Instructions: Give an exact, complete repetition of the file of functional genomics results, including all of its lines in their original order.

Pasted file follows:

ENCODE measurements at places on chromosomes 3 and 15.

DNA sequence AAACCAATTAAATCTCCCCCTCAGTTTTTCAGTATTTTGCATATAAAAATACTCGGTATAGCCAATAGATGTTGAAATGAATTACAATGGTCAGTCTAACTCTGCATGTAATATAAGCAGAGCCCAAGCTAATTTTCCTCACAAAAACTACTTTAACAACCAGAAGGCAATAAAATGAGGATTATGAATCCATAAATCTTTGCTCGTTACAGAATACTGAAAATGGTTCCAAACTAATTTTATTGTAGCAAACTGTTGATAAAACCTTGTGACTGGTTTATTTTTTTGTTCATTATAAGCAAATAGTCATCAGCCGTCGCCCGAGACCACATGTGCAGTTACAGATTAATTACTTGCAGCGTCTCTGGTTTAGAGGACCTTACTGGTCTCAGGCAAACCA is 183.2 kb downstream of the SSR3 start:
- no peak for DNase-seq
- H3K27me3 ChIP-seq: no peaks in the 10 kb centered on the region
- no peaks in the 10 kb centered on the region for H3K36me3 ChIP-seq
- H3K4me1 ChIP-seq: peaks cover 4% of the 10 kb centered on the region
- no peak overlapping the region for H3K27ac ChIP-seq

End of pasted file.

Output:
ENCODE measurements at places on chromosomes 3 and 15.

DNA sequence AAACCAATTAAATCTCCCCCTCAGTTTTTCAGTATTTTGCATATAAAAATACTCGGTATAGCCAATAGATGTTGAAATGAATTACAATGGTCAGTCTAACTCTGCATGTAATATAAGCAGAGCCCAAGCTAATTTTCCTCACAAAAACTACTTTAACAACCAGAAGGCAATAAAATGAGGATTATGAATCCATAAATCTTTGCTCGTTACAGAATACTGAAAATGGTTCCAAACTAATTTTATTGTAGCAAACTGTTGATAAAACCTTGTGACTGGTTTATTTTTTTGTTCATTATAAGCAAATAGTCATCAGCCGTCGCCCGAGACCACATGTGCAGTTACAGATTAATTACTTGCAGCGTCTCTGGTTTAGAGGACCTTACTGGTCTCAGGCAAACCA is 183.2 kb downstream of the SSR3 start:
- no peak for DNase-seq
- H3K27me3 ChIP-seq: no peaks in the 10 kb centered on the region
- no peaks in the 10 kb centered on the region for H3K36me3 ChIP-seq
- H3K4me1 ChIP-seq: peaks cover 4% of the 10 kb centered on the region
- no peak overlapping the region for H3K27ac ChIP-seq